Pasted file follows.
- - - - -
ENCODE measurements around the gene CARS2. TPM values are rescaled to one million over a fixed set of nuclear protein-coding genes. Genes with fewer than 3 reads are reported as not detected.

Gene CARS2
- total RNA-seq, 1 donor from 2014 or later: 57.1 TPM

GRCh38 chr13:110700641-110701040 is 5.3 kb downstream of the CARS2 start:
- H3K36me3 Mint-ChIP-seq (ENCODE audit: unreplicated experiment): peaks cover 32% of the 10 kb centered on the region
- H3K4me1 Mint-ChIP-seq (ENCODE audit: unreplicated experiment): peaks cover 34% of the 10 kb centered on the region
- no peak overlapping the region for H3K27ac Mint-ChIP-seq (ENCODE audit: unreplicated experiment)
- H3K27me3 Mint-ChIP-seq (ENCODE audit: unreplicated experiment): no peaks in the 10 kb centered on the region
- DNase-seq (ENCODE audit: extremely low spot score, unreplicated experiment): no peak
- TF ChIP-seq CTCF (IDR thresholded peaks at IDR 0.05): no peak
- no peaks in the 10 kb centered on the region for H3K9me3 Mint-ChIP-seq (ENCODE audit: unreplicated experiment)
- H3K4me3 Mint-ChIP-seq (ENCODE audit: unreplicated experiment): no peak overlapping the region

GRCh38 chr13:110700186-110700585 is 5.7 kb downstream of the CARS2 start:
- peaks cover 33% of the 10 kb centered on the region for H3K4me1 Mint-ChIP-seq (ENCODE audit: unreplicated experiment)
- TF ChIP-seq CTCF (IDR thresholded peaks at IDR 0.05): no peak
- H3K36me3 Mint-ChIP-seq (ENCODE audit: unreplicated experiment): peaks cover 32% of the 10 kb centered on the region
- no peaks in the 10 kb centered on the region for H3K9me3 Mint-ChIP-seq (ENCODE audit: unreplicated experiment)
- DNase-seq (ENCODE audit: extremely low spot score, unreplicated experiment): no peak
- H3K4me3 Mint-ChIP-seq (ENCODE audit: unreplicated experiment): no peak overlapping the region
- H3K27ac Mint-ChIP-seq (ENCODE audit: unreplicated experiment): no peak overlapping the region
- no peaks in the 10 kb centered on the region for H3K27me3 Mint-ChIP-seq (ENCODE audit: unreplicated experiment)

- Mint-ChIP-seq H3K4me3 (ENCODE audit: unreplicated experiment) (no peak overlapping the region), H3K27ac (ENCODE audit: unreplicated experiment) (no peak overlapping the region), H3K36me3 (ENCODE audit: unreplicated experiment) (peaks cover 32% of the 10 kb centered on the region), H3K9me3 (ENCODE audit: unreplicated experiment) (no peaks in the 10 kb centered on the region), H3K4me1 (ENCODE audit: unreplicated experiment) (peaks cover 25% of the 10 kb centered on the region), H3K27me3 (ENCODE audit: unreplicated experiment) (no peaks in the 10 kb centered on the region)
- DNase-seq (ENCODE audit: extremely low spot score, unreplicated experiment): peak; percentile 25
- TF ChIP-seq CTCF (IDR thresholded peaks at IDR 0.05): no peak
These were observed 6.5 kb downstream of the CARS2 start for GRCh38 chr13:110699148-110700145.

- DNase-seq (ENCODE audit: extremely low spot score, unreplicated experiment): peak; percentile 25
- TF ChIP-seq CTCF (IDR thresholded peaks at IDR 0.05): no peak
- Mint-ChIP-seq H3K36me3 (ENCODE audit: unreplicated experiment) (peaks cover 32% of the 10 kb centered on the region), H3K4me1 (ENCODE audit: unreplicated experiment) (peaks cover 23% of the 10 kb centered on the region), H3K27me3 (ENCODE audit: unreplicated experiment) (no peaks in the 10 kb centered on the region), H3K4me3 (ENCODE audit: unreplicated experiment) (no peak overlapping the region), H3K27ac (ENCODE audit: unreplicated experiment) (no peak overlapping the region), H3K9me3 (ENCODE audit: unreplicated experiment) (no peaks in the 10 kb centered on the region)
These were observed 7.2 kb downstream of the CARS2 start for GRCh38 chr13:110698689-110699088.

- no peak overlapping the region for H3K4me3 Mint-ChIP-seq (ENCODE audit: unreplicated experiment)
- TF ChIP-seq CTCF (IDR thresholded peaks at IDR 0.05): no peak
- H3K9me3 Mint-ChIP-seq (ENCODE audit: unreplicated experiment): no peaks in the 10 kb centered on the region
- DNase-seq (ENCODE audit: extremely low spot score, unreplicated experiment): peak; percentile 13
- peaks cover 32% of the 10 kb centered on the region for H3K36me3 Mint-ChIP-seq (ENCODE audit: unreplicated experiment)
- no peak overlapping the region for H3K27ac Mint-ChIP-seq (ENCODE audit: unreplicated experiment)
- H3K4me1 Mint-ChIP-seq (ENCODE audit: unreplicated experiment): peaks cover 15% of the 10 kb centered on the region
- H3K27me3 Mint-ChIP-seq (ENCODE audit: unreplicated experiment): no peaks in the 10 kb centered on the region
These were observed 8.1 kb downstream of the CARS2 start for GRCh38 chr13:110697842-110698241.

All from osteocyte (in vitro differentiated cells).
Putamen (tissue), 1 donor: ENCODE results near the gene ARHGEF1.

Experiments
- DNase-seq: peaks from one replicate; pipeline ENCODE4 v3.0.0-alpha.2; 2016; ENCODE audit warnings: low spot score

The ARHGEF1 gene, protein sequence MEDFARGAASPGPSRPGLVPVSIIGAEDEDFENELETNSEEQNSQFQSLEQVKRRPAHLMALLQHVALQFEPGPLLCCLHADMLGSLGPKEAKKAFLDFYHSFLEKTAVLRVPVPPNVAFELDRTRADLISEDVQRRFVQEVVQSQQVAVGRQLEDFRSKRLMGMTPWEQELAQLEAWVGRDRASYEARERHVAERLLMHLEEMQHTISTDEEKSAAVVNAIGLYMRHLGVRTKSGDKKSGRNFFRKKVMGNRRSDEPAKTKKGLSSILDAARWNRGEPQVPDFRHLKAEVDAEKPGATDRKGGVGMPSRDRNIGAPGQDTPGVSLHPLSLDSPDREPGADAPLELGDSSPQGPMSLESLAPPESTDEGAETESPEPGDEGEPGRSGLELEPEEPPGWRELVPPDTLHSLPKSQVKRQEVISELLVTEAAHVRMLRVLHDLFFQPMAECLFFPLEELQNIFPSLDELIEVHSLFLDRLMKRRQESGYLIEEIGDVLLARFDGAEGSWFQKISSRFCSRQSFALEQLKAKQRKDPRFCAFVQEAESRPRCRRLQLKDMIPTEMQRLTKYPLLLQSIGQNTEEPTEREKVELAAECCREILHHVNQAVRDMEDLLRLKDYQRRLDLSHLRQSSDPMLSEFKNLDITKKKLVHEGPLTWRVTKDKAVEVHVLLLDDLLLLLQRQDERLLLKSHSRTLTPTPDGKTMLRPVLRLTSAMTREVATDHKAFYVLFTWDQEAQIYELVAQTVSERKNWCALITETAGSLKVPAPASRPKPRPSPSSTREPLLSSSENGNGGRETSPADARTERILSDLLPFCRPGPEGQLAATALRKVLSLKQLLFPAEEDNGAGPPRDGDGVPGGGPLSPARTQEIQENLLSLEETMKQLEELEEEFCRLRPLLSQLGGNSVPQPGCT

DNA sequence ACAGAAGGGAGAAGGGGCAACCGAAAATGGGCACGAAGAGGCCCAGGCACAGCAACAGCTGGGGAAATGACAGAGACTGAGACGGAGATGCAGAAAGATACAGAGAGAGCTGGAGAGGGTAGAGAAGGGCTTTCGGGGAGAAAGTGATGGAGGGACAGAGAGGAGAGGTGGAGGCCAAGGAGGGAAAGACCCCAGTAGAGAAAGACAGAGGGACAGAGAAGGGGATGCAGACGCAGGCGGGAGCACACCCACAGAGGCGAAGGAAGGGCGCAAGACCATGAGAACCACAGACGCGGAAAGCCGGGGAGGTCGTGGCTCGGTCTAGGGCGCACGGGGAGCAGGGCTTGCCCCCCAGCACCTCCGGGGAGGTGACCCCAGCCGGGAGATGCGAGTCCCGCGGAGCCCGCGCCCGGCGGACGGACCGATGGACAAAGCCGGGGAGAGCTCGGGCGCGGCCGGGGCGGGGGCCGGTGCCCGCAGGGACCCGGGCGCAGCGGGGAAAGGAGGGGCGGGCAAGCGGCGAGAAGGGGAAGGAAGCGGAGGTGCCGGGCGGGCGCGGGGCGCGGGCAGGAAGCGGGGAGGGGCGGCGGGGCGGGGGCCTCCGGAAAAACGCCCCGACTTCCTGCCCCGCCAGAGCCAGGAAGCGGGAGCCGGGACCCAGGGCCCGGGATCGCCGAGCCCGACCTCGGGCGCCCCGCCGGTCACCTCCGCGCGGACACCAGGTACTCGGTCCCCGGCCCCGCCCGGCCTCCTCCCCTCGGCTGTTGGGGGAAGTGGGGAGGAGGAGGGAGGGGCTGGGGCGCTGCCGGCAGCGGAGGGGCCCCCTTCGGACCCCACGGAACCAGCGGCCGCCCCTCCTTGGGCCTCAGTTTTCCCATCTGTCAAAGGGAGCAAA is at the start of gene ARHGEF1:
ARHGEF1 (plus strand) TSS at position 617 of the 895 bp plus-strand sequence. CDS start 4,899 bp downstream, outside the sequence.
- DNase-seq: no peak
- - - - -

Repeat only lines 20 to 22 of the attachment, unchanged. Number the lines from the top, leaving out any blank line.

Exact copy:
- H3K27ac Mint-ChIP-seq (ENCODE audit: unreplicated experiment): no peak overlapping the region
- no peaks in the 10 kb centered on the region for H3K27me3 Mint-ChIP-seq (ENCODE audit: unreplicated experiment)

- Mint-ChIP-seq H3K4me3 (ENCODE audit: unreplicated experiment) (no peak overlapping the region), H3K27ac (ENCODE audit: unreplicated experiment) (no peak overlapping the region), H3K36me3 (ENCODE audit: unreplicated experiment) (peaks cover 32% of the 10 kb centered on the region), H3K9me3 (ENCODE audit: unreplicated experiment) (no peaks in the 10 kb centered on the region), H3K4me1 (ENCODE audit: unreplicated experiment) (peaks cover 25% of the 10 kb centered on the region), H3K27me3 (ENCODE audit: unreplicated experiment) (no peaks in the 10 kb centered on the region)